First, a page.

National Gallery of Umbria
- The first Italian collection in the Director’s Choice series
- One of Italy’s foremost art collections
The National Gallery of Umbria, one of Italy’s leading art collections, is housed in the Palazzo dei Priori in Perugia. The museum was linked to the Academy of Fine Arts until 1863, when it became the Civic Painting Collection named after one of the city’s greatest artistic sons, Pietro Vannucci, known as Perugino. In 1918 the collection was taken over by the state and eventually renamed the National Gallery of Umbria.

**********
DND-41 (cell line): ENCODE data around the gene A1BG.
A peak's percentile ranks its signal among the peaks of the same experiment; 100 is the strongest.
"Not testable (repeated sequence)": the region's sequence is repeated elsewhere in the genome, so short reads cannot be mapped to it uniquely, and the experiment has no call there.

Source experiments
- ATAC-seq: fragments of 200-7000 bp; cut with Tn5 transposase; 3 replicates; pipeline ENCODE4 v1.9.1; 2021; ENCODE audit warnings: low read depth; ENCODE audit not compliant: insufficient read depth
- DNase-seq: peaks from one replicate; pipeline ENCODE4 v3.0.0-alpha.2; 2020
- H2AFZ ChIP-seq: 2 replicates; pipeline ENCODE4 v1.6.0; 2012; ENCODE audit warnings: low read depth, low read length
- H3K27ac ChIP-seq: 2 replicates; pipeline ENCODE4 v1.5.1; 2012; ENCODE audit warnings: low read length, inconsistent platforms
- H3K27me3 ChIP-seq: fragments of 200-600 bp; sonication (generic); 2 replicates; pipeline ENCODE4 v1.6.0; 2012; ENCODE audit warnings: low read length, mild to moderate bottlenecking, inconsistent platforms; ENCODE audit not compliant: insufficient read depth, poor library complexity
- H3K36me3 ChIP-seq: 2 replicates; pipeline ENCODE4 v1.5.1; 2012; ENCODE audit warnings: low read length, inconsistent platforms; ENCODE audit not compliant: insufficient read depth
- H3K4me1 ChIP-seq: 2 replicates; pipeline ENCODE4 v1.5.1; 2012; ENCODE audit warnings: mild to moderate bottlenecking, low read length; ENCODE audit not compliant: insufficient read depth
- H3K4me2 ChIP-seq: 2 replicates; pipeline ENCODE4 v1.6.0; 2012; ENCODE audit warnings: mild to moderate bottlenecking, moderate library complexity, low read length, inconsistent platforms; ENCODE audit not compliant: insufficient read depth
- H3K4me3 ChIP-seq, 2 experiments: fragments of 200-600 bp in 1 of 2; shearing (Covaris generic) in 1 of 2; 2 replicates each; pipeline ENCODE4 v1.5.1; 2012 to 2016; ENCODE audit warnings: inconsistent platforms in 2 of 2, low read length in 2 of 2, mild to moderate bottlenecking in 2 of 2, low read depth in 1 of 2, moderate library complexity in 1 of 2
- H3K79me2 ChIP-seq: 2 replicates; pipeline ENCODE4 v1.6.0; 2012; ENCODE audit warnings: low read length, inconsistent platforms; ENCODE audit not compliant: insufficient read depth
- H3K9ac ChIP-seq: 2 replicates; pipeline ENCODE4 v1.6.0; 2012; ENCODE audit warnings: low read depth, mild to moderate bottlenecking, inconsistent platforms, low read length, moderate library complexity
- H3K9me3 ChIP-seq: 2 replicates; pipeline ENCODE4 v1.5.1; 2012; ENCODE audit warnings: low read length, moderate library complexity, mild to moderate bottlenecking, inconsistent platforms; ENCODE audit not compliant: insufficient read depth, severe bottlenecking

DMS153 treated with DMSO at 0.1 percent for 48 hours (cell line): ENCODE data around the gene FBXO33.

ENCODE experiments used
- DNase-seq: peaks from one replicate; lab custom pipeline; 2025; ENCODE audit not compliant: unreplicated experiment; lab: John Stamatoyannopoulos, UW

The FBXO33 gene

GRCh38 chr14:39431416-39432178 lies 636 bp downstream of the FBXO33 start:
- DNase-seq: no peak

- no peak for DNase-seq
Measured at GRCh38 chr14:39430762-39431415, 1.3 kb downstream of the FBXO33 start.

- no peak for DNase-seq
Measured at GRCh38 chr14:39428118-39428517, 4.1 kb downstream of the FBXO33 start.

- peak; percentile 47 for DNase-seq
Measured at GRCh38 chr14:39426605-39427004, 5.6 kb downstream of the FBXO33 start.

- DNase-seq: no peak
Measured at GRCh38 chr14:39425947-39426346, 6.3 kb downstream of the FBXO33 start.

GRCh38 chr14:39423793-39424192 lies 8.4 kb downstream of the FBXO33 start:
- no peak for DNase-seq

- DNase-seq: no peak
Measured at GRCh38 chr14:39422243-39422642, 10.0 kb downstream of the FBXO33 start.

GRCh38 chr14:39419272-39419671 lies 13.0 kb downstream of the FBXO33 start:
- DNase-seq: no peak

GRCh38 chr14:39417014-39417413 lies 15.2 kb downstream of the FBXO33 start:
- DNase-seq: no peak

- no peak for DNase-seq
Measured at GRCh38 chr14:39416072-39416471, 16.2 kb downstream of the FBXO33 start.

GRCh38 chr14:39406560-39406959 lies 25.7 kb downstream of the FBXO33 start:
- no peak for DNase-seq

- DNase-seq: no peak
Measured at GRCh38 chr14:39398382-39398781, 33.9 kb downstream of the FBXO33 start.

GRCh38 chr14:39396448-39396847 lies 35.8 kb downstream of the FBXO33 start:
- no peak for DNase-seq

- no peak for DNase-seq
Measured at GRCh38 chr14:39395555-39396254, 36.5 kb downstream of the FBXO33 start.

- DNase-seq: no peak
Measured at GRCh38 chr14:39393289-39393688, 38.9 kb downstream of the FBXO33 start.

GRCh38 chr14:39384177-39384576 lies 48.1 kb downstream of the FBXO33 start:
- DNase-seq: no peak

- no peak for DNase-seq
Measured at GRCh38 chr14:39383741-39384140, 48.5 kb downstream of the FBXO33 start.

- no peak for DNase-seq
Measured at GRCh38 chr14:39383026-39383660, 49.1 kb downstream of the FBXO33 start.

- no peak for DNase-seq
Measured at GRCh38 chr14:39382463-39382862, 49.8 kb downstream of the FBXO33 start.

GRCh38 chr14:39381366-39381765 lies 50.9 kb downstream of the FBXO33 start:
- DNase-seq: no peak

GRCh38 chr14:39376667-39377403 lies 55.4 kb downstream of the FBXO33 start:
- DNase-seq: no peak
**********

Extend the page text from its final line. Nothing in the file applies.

Today the museum’s collections feature a wealth of important medieval and Renaissance works by such artists as Arnolfo di Cambio, Benozzo Gozzoli and Piero della Francesca, including the latter’s great altarpiece of St Anthony. Umbrian artists include Perugino and Pintoricchio and their pupils and followers. The museum also features thematic sections devoted to the works of goldsmiths and jewellers, to ivory and wooden inlays, to the traditional Perugia tablecloths and to the topography of the city of Perugia. There are also priceless paintings covering the period from the 17th to the 191th century by Orazio Gentileschi, Valentin de Boulogne, Pietro da Cortona, Sassoferrato, Francesco Trevisani, Sebastiano Conca, Pierre Subleyras, Corrado Giaquinto and Jean-Baptiste Wicar.